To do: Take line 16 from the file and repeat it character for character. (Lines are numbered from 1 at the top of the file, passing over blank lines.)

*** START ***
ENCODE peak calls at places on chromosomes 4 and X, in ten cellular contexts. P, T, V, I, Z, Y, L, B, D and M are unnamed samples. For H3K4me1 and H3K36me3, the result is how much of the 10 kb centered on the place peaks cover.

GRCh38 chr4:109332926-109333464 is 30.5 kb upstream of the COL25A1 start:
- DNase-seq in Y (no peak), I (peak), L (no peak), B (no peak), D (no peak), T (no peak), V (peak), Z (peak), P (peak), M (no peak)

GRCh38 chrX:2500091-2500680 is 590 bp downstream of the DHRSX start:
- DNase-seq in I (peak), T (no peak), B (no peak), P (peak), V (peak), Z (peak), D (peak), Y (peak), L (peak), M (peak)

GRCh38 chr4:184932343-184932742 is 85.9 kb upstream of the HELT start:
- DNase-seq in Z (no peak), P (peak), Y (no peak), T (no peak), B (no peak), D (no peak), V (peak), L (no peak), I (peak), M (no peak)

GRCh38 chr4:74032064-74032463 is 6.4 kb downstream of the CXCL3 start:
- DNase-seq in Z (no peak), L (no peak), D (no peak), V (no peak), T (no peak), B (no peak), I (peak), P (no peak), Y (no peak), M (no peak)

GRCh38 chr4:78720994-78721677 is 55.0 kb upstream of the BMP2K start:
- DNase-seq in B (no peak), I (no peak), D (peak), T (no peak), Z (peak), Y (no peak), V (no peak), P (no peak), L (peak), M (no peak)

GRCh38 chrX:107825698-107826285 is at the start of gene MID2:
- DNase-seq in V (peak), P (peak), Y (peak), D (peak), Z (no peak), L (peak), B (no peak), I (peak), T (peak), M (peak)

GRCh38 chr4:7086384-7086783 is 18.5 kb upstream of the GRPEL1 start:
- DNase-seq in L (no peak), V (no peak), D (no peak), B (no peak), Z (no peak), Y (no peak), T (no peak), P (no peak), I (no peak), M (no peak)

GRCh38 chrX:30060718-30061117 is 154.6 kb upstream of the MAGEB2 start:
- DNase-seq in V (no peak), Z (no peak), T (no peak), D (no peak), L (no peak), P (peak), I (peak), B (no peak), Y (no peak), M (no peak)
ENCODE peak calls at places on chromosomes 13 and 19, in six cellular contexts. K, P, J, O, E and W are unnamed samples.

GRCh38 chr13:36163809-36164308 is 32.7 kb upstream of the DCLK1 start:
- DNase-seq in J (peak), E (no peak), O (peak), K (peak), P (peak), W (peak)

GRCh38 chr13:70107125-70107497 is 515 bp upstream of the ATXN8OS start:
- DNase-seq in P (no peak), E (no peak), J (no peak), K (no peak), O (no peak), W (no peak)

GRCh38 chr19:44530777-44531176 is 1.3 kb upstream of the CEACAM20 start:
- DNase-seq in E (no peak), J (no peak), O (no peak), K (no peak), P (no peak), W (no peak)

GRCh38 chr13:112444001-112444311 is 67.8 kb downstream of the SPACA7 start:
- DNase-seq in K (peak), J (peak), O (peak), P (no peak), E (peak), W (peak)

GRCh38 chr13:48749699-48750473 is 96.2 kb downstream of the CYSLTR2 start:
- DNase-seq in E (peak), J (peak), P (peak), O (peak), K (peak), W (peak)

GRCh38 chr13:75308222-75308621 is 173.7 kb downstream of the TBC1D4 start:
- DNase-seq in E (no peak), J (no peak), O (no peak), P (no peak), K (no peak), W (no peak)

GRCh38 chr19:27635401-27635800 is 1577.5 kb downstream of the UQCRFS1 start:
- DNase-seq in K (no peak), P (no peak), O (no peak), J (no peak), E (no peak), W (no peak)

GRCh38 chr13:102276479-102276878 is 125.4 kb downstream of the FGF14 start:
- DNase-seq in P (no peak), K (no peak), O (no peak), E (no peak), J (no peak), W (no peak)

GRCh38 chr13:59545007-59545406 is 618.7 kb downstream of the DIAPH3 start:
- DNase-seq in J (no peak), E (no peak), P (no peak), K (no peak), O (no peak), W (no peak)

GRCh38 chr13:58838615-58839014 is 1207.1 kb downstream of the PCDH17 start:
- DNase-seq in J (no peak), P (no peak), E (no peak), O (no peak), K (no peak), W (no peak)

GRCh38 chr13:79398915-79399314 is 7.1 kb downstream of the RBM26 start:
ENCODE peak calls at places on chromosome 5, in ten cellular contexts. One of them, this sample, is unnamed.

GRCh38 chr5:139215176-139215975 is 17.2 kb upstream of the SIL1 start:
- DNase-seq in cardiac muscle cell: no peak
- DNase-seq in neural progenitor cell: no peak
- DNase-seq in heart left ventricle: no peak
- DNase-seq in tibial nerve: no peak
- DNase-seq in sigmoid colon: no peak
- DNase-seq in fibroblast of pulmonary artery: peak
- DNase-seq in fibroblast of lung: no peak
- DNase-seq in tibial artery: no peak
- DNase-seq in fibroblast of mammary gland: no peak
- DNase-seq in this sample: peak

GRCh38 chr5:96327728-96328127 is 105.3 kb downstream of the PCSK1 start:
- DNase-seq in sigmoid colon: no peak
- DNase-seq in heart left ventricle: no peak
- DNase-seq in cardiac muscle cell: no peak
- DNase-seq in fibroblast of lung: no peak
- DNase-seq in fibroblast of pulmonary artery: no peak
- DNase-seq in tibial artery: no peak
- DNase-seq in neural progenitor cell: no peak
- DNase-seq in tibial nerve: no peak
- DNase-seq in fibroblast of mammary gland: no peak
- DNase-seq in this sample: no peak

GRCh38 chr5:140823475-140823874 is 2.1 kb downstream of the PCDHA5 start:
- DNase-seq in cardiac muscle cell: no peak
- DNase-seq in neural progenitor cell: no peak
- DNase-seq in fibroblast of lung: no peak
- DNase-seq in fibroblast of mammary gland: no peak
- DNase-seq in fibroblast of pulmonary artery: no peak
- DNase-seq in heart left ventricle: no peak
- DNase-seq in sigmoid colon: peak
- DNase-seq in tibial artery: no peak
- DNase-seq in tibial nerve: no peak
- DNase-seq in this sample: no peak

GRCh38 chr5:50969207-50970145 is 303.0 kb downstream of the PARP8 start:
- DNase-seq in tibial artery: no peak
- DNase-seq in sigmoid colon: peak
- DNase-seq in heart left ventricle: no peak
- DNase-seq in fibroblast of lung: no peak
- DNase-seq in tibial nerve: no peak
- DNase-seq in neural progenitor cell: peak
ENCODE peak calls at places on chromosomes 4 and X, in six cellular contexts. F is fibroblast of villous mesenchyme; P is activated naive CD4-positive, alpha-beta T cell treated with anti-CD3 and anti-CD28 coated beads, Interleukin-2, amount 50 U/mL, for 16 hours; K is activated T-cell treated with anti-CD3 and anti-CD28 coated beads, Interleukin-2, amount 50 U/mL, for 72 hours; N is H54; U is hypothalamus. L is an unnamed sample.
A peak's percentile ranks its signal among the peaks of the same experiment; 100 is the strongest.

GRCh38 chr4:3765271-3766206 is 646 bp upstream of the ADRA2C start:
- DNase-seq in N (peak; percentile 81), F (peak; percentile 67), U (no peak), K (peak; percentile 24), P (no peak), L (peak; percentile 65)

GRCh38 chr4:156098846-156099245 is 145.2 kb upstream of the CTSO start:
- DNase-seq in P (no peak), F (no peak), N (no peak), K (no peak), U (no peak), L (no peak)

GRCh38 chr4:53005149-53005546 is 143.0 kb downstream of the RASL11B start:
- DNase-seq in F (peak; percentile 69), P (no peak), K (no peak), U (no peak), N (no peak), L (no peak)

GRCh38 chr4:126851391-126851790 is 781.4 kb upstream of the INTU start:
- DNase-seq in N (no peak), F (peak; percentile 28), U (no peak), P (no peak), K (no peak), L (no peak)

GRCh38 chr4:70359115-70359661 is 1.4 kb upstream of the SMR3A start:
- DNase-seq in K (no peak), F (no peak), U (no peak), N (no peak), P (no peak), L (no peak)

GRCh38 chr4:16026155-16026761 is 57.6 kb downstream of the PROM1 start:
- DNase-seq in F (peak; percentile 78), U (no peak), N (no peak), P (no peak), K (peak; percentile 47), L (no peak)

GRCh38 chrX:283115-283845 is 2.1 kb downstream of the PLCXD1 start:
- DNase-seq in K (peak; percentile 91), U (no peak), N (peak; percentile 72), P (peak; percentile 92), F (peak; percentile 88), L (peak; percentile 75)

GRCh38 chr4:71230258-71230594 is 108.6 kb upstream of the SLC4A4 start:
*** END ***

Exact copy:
GRCh38 chrX:30060718-30061117 is 154.6 kb upstream of the MAGEB2 start: